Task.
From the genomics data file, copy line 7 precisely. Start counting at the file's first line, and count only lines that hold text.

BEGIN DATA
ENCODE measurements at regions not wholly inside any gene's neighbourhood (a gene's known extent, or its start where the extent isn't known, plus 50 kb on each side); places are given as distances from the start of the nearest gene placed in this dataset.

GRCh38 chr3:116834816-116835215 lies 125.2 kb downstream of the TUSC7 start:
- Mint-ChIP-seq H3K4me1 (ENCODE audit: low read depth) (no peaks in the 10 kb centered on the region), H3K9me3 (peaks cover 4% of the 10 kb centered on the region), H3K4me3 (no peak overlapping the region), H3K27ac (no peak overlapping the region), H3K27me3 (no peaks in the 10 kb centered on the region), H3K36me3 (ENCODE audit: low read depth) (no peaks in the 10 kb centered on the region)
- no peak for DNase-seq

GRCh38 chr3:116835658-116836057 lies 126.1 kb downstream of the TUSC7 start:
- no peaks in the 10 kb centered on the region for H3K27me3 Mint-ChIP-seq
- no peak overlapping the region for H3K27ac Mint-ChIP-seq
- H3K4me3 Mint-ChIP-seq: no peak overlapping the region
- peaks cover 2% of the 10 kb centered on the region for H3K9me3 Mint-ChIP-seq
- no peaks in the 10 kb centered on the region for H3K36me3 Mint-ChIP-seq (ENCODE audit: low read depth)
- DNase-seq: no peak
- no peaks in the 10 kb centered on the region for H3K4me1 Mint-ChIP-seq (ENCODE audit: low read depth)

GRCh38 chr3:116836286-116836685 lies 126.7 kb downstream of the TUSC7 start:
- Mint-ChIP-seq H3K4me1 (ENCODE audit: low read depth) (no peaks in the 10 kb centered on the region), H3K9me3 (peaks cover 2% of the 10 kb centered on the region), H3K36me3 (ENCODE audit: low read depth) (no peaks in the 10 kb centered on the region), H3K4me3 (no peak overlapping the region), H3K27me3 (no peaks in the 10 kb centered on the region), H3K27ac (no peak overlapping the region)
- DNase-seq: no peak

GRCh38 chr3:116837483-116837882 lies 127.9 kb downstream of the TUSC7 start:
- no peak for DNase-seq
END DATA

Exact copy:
- no peak overlapping the region for H3K27ac Mint-ChIP-seq